For embattled Georgian President Eduard Shevardnadze, his recent summit meeting with Russian leader Vladimir Putin may represent a step forward, followed by two steps backwards. Shevardnadze secured some breathing space by making several concessions to Russia, including agreeing to joint border patrols. Yet the Georgian leader's maneuverings are already being assailed by prominent domestic political opponents, and could create more problems for the Georgian leader than they solve.
Shevardnadze touted the meeting with Putin, held in the Moldovan capital Chisinau in advance of a CIS summit, as a "breakthrough" in Georgian-Russian relations. The two countries have feuded over several issues, especially Georgia's inability to prevent Chechen militants from using Georgian territory as a safe haven from which they launch raids into neighboring Chechnya. [For background see the Eurasia Insight archives].
In addition to allowing joint border patrols, Shevardnadze pledged that Georgia would work with Russia to jointly establish a diplomatic framework to address border issues. And prior to the Chisinau summit, Shevardnadze agreed to extradite alleged Chechen fighters in Georgian custody to Russia. Five Chechens were handed over to Russian authorities on October 4.
An immediate benefit of Shevardnadze's concessions was a Putin announcement that the Russian president's September 11 ultimatum in which he threatened that Moscow might resort to unilateral military action on Georgian soil [for background see the Eurasia Insight archive] would be rescinded, provided that Georgia upheld its Chisinau commitments.
But over the medium term Shevardnadze's Chisinau compromise may unsettle the domestic political atmosphere. In recent months, amid the drastic deterioration of Georgian-Russian relations, Shevardnadze has tread a fine line between Moscow and his domestic political opponents in his effort to retain a hold on power in Tbilisi. [For additional information see the Eurasia Insight archive].
Following Putin's September 11 ultimatum, Georgia's domestic opposition leaders rallied around Shevardnadze. That goodwill now seems to have dissipated in the wake of the Shevardnadze-Putin meeting. Opposition leaders are condemning the Chisinau concessions, saying they mark a drastic diplomatic retreat that endangers Georgian sovereignty. "After Chisinau, Shevardnadze completely lost whatever support he had in the opposition," said Akaki Asatiani, the leader of the Traditionalist Party.
Mikhail Saakashvili, head of the National Movement, employed soccer terminology in evaluating the Chisinau meeting, saying Shevardnadze had scored an "own goal." The Georgian president's deal to permit joint border patrols "effectively means that Russians will have a full right to cross the border and undertake military operations on our territory," Saakashvili said. "This is truly defeatist approach." Former parliament chairman Zurab Zhvania, another leading Shevardnadze critic, echoed Saakashvili's stance.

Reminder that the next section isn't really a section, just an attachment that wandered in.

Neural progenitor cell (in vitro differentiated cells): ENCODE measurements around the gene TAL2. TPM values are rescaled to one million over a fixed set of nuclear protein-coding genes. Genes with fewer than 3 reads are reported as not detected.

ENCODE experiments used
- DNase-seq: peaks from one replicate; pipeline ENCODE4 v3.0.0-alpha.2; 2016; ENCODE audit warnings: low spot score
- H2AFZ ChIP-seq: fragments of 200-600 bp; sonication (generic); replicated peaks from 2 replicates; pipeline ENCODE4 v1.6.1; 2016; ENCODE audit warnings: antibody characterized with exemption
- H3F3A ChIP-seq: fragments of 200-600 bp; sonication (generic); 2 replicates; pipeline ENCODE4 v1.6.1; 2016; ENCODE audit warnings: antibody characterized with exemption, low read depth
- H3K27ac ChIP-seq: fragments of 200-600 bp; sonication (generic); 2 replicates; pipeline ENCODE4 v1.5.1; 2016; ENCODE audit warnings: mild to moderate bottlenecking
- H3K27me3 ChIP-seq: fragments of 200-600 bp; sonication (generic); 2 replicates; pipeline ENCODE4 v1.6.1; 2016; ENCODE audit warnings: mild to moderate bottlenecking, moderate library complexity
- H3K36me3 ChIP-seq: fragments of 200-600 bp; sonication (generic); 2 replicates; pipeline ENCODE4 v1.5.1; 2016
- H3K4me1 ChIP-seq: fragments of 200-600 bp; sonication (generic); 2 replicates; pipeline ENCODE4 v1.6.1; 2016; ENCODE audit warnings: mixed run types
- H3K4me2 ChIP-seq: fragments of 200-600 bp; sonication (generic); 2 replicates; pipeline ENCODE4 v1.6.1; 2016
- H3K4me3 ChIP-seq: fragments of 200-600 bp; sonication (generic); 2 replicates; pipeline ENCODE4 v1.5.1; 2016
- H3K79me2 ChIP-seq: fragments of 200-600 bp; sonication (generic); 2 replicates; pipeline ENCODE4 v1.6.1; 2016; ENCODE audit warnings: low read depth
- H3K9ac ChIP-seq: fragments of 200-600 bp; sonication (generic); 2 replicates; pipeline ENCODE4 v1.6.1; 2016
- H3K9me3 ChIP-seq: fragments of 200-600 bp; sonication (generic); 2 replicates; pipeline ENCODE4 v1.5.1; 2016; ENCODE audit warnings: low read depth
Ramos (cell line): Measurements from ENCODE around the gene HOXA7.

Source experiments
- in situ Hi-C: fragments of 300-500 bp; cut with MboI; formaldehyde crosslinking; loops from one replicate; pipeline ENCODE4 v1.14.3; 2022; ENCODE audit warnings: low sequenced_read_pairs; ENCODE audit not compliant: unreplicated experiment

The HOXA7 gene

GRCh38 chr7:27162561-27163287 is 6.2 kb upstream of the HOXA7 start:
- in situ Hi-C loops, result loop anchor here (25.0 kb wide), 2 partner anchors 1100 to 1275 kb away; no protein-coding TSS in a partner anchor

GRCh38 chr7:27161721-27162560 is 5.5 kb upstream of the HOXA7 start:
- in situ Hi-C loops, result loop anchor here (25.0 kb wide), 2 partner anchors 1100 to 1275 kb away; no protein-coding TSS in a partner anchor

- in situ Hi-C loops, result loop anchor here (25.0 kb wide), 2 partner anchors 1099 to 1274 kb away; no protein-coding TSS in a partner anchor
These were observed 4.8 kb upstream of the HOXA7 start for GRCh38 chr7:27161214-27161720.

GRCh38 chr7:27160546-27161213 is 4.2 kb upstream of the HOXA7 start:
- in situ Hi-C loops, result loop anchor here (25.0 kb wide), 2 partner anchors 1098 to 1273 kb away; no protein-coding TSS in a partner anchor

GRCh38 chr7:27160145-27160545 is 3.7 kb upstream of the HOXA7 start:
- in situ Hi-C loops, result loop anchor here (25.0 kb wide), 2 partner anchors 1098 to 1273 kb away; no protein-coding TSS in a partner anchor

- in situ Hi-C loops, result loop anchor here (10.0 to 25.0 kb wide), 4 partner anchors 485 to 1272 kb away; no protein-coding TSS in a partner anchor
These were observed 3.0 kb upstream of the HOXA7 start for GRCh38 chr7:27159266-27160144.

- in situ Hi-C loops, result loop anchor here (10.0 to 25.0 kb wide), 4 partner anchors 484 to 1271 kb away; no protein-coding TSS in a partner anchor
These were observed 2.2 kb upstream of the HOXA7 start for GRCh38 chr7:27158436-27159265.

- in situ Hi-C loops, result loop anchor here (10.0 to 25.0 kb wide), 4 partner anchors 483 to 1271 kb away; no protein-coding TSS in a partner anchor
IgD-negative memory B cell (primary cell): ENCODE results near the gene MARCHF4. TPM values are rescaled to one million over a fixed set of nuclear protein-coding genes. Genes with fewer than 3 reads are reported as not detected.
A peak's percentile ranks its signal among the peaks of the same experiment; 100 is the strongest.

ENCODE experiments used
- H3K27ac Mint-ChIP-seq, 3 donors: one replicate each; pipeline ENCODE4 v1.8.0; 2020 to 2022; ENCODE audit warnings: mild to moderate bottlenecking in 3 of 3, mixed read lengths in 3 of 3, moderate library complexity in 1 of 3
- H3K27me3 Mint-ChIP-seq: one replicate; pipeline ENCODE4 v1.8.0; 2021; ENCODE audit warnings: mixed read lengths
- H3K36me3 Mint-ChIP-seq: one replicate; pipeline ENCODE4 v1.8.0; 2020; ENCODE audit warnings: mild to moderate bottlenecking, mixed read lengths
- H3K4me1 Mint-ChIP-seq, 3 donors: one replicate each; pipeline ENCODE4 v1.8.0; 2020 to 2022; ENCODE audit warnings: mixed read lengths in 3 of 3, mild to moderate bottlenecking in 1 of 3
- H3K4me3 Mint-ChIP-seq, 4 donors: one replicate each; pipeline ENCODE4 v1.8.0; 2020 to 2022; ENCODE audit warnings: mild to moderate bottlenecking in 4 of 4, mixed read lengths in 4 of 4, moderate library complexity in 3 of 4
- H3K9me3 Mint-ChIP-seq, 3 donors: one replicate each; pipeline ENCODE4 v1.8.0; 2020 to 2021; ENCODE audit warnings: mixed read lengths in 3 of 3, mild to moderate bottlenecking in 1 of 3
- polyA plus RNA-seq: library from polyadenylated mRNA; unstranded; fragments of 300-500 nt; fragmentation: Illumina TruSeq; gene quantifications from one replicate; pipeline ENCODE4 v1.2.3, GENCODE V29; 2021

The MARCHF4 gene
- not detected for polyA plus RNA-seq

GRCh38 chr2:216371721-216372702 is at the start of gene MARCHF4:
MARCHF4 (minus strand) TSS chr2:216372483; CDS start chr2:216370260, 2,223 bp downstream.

Meanwhile, Asatiani and others criticized the president's decision to extradite Chechens in Georgian custody. In general, opposition leaders expressed skepticism that the summit would promote stability, with some pointing to a reported violation of Georgian airspace by a suspected Russian helicopter on October 7. "It is really amazing to hear the president [Shevardnadze] calling this summit historical," Asatiani said.
Shevardnadze's actions have not only alienated many prominent Georgian politicians, but they have also enraged the Chechen leadership. The self-styled Chechen foreign ministry issued a statement that warned Shevardnadze's administration not to extradite Chechens to Russia. "By taking such actions, the Georgian leadership is not only openly flouting international norms, but also is making a tragic mistake that could have irreparable consequences," the Chechens said in the October 7 statement.
The same day, the European Court of Human Rights urged Georgia to suspend the extradition of Chechens, saying such action could violate human rights norms. Legal representatives of some of detainees argue that the Chechens face possible torture if they are handed over to Russian authorities. Georgian officials indicated that they would honor the court's request, at least until October 14. The Russian Foreign Ministry condemned the European court decision, calling it "politically motivated."
Some political observers suggest Shevardnadze could use the court decision to backtrack on his extradition pledge. Such a move might allay opposition criticism, but it surely would provoke outrage in Moscow.
Shevardnadze and other officials in Tbilisi insist that they will honor the Chisinau commitments. At the same time, they have already started to qualify what they agreed to. For example, Georgia's National Security Council Secretary Tedo Japaridze stressed that Georgia's willingness to permit joint border patrols did not mean that it would sanction the conduct of joint military operations against suspected Chechen fighters. Russian defense officials have long sought to mount joint operations, and it remains to be seen whether Moscow will be satisfied with Georgia's interpretation of the Chisinau agreement.
Few political leaders in Tbilisi expect Russian pressure on Georgia to cease any time soon. Asatiani suggested it was merely a matter of time before Georgian-Russian relations deteriorate further. Even if "Russia becomes convinced of the uselessness of open aggression, the Kremlin will move to a more latent [form of pressure]," Asatiani said.
Giorgi Kandelaki is a senior at the Department of Political Science at Tbilisi State University. He is a member of the Youth Atlantic Council of Georgia.